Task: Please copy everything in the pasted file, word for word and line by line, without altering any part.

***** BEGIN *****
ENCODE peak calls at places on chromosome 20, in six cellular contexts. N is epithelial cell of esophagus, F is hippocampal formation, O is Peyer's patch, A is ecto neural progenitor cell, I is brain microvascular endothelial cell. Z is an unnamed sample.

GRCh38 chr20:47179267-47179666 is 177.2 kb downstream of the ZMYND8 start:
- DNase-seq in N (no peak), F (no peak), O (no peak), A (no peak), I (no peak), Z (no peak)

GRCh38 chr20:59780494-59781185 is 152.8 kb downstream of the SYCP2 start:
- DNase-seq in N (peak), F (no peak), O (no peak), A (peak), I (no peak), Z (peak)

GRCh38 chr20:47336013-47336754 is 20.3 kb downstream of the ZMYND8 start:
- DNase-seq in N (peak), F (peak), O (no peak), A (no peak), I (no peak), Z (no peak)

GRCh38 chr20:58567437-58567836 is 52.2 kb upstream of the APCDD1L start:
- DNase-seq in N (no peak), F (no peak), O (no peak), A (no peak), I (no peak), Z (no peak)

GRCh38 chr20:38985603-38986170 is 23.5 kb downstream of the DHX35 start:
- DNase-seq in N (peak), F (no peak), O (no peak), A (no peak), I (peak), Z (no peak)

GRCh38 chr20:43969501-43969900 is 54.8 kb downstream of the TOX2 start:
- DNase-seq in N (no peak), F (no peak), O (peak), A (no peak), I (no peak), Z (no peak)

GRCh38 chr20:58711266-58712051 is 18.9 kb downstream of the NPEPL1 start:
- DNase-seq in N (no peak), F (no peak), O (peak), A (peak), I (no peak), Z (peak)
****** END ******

ENCODE peak calls at places on chromosome 20, in six cellular contexts. N is epithelial cell of esophagus, F is hippocampal formation, O is Peyer's patch, A is ecto neural progenitor cell, I is brain microvascular endothelial cell. Z is an unnamed sample.

GRCh38 chr20:47179267-47179666 is 177.2 kb downstream of the ZMYND8 start:
- DNase-seq in N (no peak), F (no peak), O (no peak), A (no peak), I (no peak), Z (no peak)

GRCh38 chr20:59780494-59781185 is 152.8 kb downstream of the SYCP2 start:
- DNase-seq in N (peak), F (no peak), O (no peak), A (peak), I (no peak), Z (peak)

GRCh38 chr20:47336013-47336754 is 20.3 kb downstream of the ZMYND8 start:
- DNase-seq in N (peak), F (peak), O (no peak), A (no peak), I (no peak), Z (no peak)

GRCh38 chr20:58567437-58567836 is 52.2 kb upstream of the APCDD1L start:
- DNase-seq in N (no peak), F (no peak), O (no peak), A (no peak), I (no peak), Z (no peak)

GRCh38 chr20:38985603-38986170 is 23.5 kb downstream of the DHX35 start:
- DNase-seq in N (peak), F (no peak), O (no peak), A (no peak), I (peak), Z (no peak)

GRCh38 chr20:43969501-43969900 is 54.8 kb downstream of the TOX2 start:
- DNase-seq in N (no peak), F (no peak), O (peak), A (no peak), I (no peak), Z (no peak)

GRCh38 chr20:58711266-58712051 is 18.9 kb downstream of the NPEPL1 start:
- DNase-seq in N (no peak), F (no peak), O (peak), A (peak), I (no peak), Z (peak)